Earlier this week, Democratic consultant Steve Sigmund argued on this site that there has been little evidence in the polls to suggest that City Council Speaker Christine Quinn will suffer among Democratic primary voters because of her association with Mayor Michael Bloomberg.
Governor Andrew Cuomo tried to lower expectations for the latest poll of his popularity, predicting that gun control would take a toll. He seems to have been right about the effect, if not the cause.
While Mayor Michael Bloomberg's performance during and after Hurricane Sandy was being summarily trashed by most of the participants in a candidate forum last night, the mayor's top aide, Howard Wolfson took to Twitter to respond.(2)
Education is one of the issues on which the 2013 mayoral candidates have positions that should be distinguishable from each other, specifically in terms of how much of Mayor Michael Bloomberg's schools policy they'll keep in place.(3)
A Quinnipiac poll out this morning shows three major Democratic candidates for mayor beating Joe Lhota, the leading Republican mayoral candidate.
The best news for President Obama in recent weeks, even as a number of battlegrounds polls have shown a shift in momentum to Mitt Romney, has always been Ohio, where the president's lead has stayed solid.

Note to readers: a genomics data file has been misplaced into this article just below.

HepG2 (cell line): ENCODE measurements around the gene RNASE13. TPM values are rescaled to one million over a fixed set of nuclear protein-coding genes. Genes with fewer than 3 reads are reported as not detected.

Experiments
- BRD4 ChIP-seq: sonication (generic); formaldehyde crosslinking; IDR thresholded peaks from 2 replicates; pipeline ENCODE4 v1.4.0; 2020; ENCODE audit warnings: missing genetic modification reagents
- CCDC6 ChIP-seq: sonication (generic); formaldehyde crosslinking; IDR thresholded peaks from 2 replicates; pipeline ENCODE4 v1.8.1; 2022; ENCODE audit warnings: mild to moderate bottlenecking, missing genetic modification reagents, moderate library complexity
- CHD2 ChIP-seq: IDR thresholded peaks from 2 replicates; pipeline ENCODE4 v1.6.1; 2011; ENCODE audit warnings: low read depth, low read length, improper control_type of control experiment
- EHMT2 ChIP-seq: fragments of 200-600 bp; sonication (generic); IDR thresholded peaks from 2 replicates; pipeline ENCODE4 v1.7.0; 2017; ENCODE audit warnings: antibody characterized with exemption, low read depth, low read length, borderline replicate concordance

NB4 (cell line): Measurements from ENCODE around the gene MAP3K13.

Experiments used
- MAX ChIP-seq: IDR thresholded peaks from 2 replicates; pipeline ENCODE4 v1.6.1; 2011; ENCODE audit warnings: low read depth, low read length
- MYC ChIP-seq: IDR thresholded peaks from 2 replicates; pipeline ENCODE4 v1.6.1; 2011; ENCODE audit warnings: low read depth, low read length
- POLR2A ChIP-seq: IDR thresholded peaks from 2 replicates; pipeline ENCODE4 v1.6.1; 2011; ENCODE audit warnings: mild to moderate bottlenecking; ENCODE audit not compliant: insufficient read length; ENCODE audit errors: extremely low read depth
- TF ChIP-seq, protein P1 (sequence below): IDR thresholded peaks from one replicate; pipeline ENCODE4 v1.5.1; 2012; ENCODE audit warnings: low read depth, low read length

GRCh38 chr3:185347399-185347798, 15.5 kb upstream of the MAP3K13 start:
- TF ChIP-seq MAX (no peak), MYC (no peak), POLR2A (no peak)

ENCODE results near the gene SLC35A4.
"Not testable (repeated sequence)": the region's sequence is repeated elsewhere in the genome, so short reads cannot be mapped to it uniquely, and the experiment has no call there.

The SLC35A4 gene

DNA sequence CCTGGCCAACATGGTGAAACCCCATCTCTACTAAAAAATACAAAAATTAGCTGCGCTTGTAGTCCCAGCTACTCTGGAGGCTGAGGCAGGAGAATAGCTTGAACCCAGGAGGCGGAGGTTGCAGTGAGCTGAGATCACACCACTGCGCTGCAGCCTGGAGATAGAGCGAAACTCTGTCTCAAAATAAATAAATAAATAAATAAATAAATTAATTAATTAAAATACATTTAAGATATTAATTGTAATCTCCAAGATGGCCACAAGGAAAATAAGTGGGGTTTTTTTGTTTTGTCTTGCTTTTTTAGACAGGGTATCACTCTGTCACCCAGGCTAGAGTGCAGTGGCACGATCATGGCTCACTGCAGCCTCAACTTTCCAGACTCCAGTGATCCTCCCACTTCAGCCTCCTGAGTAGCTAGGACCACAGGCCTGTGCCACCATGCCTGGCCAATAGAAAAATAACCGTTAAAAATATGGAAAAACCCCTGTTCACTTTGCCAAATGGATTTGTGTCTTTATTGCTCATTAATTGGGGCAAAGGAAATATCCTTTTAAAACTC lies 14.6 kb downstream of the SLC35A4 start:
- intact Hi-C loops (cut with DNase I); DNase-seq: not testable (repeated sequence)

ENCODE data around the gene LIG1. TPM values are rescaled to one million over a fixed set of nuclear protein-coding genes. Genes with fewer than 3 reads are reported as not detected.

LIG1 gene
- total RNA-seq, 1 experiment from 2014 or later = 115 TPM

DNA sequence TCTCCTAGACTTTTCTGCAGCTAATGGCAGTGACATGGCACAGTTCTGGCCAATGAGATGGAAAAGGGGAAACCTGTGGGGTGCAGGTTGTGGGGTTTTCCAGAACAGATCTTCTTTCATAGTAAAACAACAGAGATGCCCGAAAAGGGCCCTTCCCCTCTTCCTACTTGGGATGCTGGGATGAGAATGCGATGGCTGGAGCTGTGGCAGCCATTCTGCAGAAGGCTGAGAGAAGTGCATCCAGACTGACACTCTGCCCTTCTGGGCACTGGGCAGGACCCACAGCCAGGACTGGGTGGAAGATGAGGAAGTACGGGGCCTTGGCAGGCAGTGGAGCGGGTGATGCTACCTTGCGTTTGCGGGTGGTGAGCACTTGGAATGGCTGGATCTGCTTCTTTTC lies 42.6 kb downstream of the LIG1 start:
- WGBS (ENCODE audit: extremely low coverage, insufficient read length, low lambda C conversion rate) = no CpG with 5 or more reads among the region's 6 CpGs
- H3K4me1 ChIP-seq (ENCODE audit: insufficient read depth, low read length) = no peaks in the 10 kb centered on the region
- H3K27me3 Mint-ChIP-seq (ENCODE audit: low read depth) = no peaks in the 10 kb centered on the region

A new poll from Quinnipiac University and CBS News shows the president maintaining a five-point lead among the state's likely voters, 50 percent to 45 percent.(2)
One of the ways Mitt Romney is hoping to blunt the president's momentum is to focus on foreign policy more over the coming weeks. He has a big foreign policy speech planned for next week, and there's talk of an aggressive "Jimmy Carter Strategy" to paint him as a weak leader. Outside groups have already begun running ads about Obama's handling of the situation in Libya.
But this morning's poll shows Romney is starting with a significant disadvantage on the issue.
The Republican challengers to Senator Kirsten Gillibrand haven't seen much of a boost from their primary campaign so far.
A new Quinnipiac poll released this morning showed Gillibrand trouncing all three of her challengers by a 2-to-1 margin.(1)
At first glance, today's Quinnipiac poll makes the 2013 mayoral campaign look like a two-tier race, with City Council Speaker Christine Quinn in front and everyone else bunched up behind her.
Her nearest rival is former city comptroller Bill Thompson, who has 13 percent, followed by Public Advocate Bill de Blasio at 10 percent.
Senator Kirsten Gillibrand raised $1.5 million in the first quarter, her campaign announced this morning, in an email that also touted her increased favorability numbers in a new Quinnipiac poll.
Gillibrand now has over $9.1 million in cash on hand for her second statewide race, according to the campaign, after ending last year with $8.1 million on hand.